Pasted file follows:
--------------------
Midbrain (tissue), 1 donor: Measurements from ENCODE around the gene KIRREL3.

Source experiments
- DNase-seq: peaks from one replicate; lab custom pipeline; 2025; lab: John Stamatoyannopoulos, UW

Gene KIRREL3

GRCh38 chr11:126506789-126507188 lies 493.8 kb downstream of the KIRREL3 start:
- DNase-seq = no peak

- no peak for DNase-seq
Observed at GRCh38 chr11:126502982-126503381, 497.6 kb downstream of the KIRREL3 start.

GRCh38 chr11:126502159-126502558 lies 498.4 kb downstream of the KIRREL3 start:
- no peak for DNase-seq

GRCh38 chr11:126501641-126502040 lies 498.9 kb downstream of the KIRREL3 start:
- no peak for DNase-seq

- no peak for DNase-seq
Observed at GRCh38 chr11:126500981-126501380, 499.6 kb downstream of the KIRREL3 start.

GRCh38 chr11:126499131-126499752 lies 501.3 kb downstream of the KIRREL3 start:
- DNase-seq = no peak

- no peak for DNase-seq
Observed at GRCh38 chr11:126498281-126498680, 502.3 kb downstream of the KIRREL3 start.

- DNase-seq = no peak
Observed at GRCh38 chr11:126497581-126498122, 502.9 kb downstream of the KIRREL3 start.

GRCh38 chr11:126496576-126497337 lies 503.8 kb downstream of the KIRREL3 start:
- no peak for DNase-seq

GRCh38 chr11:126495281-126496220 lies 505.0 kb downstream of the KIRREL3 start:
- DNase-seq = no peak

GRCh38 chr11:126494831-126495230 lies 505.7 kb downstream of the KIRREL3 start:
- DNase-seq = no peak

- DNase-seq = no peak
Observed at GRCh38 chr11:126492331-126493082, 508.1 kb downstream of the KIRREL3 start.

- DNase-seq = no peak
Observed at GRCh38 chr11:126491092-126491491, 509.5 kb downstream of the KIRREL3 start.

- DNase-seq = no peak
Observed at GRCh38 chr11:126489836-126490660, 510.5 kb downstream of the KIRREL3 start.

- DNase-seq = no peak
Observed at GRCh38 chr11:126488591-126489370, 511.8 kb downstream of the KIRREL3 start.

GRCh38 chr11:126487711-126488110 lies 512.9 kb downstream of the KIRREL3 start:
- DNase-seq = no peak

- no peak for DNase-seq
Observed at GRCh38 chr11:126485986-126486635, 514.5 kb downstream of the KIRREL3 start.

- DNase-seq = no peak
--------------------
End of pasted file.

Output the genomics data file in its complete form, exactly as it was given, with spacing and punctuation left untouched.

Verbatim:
Midbrain (tissue), 1 donor: Measurements from ENCODE around the gene KIRREL3.

Source experiments
- DNase-seq: peaks from one replicate; lab custom pipeline; 2025; lab: John Stamatoyannopoulos, UW

Gene KIRREL3

GRCh38 chr11:126506789-126507188 lies 493.8 kb downstream of the KIRREL3 start:
- DNase-seq = no peak

- no peak for DNase-seq
Observed at GRCh38 chr11:126502982-126503381, 497.6 kb downstream of the KIRREL3 start.

GRCh38 chr11:126502159-126502558 lies 498.4 kb downstream of the KIRREL3 start:
- no peak for DNase-seq

GRCh38 chr11:126501641-126502040 lies 498.9 kb downstream of the KIRREL3 start:
- no peak for DNase-seq

- no peak for DNase-seq
Observed at GRCh38 chr11:126500981-126501380, 499.6 kb downstream of the KIRREL3 start.

GRCh38 chr11:126499131-126499752 lies 501.3 kb downstream of the KIRREL3 start:
- DNase-seq = no peak

- no peak for DNase-seq
Observed at GRCh38 chr11:126498281-126498680, 502.3 kb downstream of the KIRREL3 start.

- DNase-seq = no peak
Observed at GRCh38 chr11:126497581-126498122, 502.9 kb downstream of the KIRREL3 start.

GRCh38 chr11:126496576-126497337 lies 503.8 kb downstream of the KIRREL3 start:
- no peak for DNase-seq

GRCh38 chr11:126495281-126496220 lies 505.0 kb downstream of the KIRREL3 start:
- DNase-seq = no peak

GRCh38 chr11:126494831-126495230 lies 505.7 kb downstream of the KIRREL3 start:
- DNase-seq = no peak

- DNase-seq = no peak
Observed at GRCh38 chr11:126492331-126493082, 508.1 kb downstream of the KIRREL3 start.

- DNase-seq = no peak
Observed at GRCh38 chr11:126491092-126491491, 509.5 kb downstream of the KIRREL3 start.

- DNase-seq = no peak
Observed at GRCh38 chr11:126489836-126490660, 510.5 kb downstream of the KIRREL3 start.

- DNase-seq = no peak
Observed at GRCh38 chr11:126488591-126489370, 511.8 kb downstream of the KIRREL3 start.

GRCh38 chr11:126487711-126488110 lies 512.9 kb downstream of the KIRREL3 start:
- DNase-seq = no peak

- no peak for DNase-seq
Observed at GRCh38 chr11:126485986-126486635, 514.5 kb downstream of the KIRREL3 start.

- DNase-seq = no peak